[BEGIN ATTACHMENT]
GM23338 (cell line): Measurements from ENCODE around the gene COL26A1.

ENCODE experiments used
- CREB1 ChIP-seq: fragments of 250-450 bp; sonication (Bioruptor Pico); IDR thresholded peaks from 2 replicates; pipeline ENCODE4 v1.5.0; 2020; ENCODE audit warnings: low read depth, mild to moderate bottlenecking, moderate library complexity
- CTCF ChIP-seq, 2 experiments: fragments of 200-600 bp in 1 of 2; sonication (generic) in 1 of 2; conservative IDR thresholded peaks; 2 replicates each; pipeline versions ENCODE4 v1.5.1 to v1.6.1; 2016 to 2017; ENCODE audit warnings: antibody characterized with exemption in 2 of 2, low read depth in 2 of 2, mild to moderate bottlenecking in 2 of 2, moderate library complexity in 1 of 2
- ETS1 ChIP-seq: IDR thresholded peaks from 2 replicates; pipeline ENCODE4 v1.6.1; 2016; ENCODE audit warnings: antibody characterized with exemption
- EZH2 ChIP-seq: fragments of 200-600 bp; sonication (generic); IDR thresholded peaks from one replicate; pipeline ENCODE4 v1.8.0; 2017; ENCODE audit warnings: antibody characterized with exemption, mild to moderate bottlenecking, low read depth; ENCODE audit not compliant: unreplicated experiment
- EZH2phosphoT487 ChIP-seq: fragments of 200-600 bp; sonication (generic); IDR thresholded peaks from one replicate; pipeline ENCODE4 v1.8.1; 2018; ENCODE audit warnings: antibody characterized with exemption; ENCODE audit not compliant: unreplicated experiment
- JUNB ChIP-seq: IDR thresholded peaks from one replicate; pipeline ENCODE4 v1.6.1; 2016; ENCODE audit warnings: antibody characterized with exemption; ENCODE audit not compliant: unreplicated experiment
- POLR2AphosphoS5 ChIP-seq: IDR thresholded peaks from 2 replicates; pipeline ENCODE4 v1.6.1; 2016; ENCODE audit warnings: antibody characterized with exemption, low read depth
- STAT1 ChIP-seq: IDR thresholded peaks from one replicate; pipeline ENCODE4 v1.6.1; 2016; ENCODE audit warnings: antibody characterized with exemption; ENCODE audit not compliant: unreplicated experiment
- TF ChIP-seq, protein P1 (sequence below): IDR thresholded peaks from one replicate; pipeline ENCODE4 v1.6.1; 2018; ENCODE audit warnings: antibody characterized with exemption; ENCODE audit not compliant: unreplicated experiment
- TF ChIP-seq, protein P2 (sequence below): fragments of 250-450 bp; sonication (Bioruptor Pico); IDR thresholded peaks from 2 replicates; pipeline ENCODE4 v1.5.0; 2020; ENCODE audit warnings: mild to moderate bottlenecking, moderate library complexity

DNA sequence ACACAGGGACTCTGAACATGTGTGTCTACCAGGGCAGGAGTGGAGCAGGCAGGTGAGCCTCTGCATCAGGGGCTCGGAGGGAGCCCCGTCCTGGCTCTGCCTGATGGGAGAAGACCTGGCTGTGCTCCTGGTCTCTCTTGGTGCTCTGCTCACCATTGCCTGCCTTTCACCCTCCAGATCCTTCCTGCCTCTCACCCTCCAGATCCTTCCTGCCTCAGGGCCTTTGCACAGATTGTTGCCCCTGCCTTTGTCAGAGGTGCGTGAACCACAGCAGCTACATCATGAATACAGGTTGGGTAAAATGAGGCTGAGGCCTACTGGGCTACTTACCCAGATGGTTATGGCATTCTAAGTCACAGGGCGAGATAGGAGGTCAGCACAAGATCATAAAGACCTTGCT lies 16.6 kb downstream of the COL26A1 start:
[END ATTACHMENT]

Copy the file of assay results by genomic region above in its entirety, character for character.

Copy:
GM23338 (cell line): Measurements from ENCODE around the gene COL26A1.

ENCODE experiments used
- CREB1 ChIP-seq: fragments of 250-450 bp; sonication (Bioruptor Pico); IDR thresholded peaks from 2 replicates; pipeline ENCODE4 v1.5.0; 2020; ENCODE audit warnings: low read depth, mild to moderate bottlenecking, moderate library complexity
- CTCF ChIP-seq, 2 experiments: fragments of 200-600 bp in 1 of 2; sonication (generic) in 1 of 2; conservative IDR thresholded peaks; 2 replicates each; pipeline versions ENCODE4 v1.5.1 to v1.6.1; 2016 to 2017; ENCODE audit warnings: antibody characterized with exemption in 2 of 2, low read depth in 2 of 2, mild to moderate bottlenecking in 2 of 2, moderate library complexity in 1 of 2
- ETS1 ChIP-seq: IDR thresholded peaks from 2 replicates; pipeline ENCODE4 v1.6.1; 2016; ENCODE audit warnings: antibody characterized with exemption
- EZH2 ChIP-seq: fragments of 200-600 bp; sonication (generic); IDR thresholded peaks from one replicate; pipeline ENCODE4 v1.8.0; 2017; ENCODE audit warnings: antibody characterized with exemption, mild to moderate bottlenecking, low read depth; ENCODE audit not compliant: unreplicated experiment
- EZH2phosphoT487 ChIP-seq: fragments of 200-600 bp; sonication (generic); IDR thresholded peaks from one replicate; pipeline ENCODE4 v1.8.1; 2018; ENCODE audit warnings: antibody characterized with exemption; ENCODE audit not compliant: unreplicated experiment
- JUNB ChIP-seq: IDR thresholded peaks from one replicate; pipeline ENCODE4 v1.6.1; 2016; ENCODE audit warnings: antibody characterized with exemption; ENCODE audit not compliant: unreplicated experiment
- POLR2AphosphoS5 ChIP-seq: IDR thresholded peaks from 2 replicates; pipeline ENCODE4 v1.6.1; 2016; ENCODE audit warnings: antibody characterized with exemption, low read depth
- STAT1 ChIP-seq: IDR thresholded peaks from one replicate; pipeline ENCODE4 v1.6.1; 2016; ENCODE audit warnings: antibody characterized with exemption; ENCODE audit not compliant: unreplicated experiment
- TF ChIP-seq, protein P1 (sequence below): IDR thresholded peaks from one replicate; pipeline ENCODE4 v1.6.1; 2018; ENCODE audit warnings: antibody characterized with exemption; ENCODE audit not compliant: unreplicated experiment
- TF ChIP-seq, protein P2 (sequence below): fragments of 250-450 bp; sonication (Bioruptor Pico); IDR thresholded peaks from 2 replicates; pipeline ENCODE4 v1.5.0; 2020; ENCODE audit warnings: mild to moderate bottlenecking, moderate library complexity

DNA sequence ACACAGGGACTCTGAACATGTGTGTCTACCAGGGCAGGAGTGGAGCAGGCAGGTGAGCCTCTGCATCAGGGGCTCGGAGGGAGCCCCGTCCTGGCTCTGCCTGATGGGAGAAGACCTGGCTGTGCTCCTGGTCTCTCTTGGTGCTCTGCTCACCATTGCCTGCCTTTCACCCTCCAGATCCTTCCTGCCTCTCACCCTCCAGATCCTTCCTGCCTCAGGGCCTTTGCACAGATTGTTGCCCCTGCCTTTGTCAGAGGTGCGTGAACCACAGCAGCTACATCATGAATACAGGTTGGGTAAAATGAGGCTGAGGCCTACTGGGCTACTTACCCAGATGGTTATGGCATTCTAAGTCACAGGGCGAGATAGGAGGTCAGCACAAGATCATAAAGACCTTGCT lies 16.6 kb downstream of the COL26A1 start: